Features, stories, and reported articles written by Julie Brown.

Gear Review: K2 Float Airbag


K2's Float Airbags are easy to use, lightweight, and sell for a reasonable price

Powder.com | October 2015

If you ski in the backcountry, you should strongly consider wearing an avalanche airbag. It is by no means a replacement for your beacon, probe, or shovel, not to mention your brain. But should you get caught in a slide, the airbag can help prevent you from getting buried (though there’s still no guarantee it will save your life).

PHOTO: David Reddick/Powder.com

PHOTO: David Reddick/Powder.com

A report issued by the Swiss Institute for Snow and Avalanche Research in 2014 says an inflated airbag will reduce the chances of mortality among avalanche victims by one half. For every 100 victims who did not wear an airbag, 22 percent were killed. When considering 100 victims who were protected by an inflated airbag, 11 percent were killed.

Airbags have been around since the 1980s, but by early to mid 2000s, they were still expensive and heavy, without much room to pack any other gear. Today, though, the options are many from ABS, Mammut, Black Diamond, and Backcountry Access and K2, which both carry airbags integrated with the BCA Float system that are user-friendly and several hundred dollars cheaper than other airbags.

The Float system uses compressed air and a single chamber airbag that releases behind your head, but far enough away so you still have good peripheral vision when it is deployed. To re-pack the airbag, press the air out of it, fold in the sides, and roll it in. It’s a pain to travel on airplanes with airbags that use compressed air (the canister must be empty in order to get through security), but click-over to BackcountryAccess.com to find one of their 200 approved retailers the world over to fill up. (In Jackson, Wyoming, it’s a paintball and ice cream shop. In Engelberg, Switzerland, it’s a telemark ski shop.)

A well-thought-out design gives the K2 Float 15 plenty of space to fit the gear you’d need on a day tour. A thick zipper with three sliders (each with big pull-loops) accesses the main pocket, where the compressed air cylinder attaches to the airbag. Inside the main compartment, which is big enough to stash a shell, puffy, gloves, and lunch, K2 built a smaller pocket to keep the air cylinder separated from the rest of your gear. Two mesh pockets hold smaller accessories like keys and a notebook. The pack also comes with a removable lunch bag (large enough for a PB&J and an apple) that attaches to two large strips of Velcro inside the main compartment.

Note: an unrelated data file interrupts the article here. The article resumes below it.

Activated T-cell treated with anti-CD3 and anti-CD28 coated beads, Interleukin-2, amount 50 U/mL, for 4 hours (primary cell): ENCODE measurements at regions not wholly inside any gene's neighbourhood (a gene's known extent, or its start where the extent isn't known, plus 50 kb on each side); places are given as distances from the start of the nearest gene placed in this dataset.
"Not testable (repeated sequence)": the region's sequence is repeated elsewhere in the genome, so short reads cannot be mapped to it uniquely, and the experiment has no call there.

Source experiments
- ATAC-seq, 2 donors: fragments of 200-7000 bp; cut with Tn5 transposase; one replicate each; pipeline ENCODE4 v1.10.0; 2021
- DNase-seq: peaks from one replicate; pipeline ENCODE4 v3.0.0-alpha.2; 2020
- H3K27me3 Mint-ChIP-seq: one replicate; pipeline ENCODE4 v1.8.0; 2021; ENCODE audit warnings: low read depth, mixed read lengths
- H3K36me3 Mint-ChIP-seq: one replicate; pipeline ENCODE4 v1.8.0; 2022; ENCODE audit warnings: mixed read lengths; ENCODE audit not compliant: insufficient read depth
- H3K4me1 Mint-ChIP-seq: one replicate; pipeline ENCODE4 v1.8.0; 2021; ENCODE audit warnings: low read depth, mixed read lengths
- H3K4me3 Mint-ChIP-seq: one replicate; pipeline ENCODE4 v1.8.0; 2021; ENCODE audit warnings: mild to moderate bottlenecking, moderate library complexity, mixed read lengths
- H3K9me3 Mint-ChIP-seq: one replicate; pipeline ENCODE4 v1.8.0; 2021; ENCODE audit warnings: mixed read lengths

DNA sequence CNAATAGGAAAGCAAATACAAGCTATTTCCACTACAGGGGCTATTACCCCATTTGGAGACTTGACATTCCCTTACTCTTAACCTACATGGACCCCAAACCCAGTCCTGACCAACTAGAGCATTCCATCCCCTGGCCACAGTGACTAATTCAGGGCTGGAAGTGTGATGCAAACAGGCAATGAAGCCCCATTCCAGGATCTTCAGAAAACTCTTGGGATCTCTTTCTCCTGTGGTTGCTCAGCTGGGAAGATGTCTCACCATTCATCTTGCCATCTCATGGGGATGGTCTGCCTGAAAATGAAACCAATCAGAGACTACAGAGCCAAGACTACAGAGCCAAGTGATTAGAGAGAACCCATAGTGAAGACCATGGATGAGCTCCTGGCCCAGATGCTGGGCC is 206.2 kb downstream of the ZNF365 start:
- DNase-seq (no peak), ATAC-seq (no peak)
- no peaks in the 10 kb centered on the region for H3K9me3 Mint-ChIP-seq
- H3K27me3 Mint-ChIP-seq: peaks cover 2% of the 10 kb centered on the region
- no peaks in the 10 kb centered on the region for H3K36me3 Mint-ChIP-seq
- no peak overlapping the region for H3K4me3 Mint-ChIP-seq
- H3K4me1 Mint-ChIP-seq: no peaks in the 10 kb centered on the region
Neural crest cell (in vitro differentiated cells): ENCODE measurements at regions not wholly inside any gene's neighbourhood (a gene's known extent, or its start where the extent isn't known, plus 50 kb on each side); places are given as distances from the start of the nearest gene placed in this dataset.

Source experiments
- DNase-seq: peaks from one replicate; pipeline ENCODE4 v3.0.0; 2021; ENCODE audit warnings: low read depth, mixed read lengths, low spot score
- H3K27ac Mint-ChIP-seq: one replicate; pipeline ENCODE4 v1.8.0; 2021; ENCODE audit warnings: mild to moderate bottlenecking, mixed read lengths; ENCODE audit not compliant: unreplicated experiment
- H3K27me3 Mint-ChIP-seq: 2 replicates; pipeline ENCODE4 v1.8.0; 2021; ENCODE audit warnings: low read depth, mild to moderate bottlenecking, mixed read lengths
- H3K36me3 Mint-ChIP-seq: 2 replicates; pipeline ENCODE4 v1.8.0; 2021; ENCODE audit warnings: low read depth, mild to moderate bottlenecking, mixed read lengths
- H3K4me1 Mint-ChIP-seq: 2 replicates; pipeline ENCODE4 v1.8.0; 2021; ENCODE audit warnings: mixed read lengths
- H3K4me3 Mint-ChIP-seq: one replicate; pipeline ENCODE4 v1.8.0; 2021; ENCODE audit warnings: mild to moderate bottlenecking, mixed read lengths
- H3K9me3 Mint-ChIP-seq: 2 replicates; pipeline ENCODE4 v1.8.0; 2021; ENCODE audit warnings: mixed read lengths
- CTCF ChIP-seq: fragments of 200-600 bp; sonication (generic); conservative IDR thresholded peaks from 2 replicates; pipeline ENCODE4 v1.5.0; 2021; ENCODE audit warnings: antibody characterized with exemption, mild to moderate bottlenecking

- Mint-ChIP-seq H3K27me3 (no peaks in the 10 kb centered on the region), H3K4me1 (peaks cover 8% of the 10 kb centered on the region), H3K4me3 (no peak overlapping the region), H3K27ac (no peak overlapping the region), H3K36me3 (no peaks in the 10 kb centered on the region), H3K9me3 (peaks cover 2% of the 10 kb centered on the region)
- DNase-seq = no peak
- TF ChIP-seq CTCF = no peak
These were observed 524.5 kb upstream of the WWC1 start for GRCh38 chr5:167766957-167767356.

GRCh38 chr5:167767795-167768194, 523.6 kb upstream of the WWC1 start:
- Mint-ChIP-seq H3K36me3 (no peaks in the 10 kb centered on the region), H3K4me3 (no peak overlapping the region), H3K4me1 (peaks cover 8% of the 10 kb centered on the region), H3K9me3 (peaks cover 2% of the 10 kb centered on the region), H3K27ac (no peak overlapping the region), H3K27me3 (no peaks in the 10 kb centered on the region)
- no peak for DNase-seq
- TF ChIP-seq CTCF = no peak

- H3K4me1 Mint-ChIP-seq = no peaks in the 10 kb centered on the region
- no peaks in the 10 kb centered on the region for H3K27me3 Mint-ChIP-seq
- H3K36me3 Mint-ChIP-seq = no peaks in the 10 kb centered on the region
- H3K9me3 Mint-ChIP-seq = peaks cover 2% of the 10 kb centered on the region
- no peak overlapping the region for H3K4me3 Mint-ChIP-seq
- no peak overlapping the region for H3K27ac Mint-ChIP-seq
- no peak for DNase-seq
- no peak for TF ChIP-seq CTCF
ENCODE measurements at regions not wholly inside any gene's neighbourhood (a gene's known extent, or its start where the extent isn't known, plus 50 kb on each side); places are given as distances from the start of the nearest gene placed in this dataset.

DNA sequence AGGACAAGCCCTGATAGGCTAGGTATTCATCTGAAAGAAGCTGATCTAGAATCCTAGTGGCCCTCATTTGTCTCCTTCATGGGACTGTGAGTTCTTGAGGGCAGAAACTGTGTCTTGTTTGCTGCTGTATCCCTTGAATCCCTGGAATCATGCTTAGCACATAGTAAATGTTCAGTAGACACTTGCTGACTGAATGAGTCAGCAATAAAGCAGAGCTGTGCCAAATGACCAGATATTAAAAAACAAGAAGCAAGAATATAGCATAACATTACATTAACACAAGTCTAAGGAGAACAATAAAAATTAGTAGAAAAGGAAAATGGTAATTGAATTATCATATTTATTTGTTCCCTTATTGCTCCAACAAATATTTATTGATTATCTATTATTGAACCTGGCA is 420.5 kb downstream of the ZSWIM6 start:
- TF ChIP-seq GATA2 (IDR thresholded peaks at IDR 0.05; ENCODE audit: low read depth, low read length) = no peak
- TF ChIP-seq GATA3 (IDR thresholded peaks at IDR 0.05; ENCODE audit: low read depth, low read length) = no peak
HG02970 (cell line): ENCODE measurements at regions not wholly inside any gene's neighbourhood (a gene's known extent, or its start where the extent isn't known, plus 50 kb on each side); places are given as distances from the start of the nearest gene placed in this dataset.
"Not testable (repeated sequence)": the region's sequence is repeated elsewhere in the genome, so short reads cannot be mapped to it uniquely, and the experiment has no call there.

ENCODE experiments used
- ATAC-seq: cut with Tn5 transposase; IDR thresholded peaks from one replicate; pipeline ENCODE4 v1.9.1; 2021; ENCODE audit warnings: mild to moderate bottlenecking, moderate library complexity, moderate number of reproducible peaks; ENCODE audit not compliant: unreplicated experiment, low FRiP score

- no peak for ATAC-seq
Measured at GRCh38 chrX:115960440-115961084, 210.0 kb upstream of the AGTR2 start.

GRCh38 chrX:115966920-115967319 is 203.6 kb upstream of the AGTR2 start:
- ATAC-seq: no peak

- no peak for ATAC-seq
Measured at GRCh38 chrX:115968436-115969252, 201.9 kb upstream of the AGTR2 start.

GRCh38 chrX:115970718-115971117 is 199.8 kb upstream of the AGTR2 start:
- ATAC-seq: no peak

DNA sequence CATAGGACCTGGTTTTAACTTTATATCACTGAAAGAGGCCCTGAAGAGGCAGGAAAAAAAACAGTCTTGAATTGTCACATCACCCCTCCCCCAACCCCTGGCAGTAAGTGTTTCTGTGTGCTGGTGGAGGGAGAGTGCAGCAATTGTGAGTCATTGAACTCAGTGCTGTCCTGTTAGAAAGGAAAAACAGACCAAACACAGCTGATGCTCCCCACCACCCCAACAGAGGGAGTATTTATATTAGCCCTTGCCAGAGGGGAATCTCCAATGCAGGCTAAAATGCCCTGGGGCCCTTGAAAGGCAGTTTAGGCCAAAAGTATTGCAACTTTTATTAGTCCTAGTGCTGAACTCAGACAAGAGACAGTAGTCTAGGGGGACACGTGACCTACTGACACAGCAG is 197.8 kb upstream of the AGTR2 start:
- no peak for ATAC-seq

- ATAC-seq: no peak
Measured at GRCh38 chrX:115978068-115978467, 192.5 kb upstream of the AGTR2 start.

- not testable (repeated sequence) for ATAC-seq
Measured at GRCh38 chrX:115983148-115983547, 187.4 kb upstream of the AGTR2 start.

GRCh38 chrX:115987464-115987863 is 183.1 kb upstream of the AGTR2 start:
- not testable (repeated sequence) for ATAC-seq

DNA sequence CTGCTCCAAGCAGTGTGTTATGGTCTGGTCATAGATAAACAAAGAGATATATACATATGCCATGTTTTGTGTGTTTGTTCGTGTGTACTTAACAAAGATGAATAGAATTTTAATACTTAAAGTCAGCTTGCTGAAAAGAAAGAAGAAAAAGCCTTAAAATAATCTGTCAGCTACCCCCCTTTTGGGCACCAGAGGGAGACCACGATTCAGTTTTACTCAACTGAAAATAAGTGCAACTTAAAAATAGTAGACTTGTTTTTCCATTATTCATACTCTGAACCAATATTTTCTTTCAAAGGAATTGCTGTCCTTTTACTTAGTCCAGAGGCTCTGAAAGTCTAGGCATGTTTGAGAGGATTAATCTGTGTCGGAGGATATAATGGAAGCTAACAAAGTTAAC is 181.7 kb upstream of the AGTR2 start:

A separate front pocket was built specifically with easy access to carry your shovel, probe, and skins. A small hole in the bottom of that pocket lets moisture run out, and also doubles as ice-axe storage.

The K2 Float 15 lets you carry skis diagonally or vertically. It also features a fleece-lined goggle pocket, a mesh strap to stow your helmet, a pocket on the waist belt, and an ergonomic EVA back panel. The fit was long, took up the length of my back, from the top of my hips to my shoulders, and felt snug. It distributed weight evenly, and was comfortable to move and ski in.

Initially, I had wanted the 30-liter version, but after skiing with the 15 liter, I realized I didn’t need the bigger pack. The 15-liter gave me all the space I needed and kept the weight down. And if the worst ever happened, the handle to deploy the airbag is right where I need it—right next to my left shoulder.

Skiing Hot: An avalanche airbag for $550.
Skiing Not: There’s an insulated hydration sleeve. But it doesn’t work when the airbag system is attached. And there’s no other designated space for a water bottle.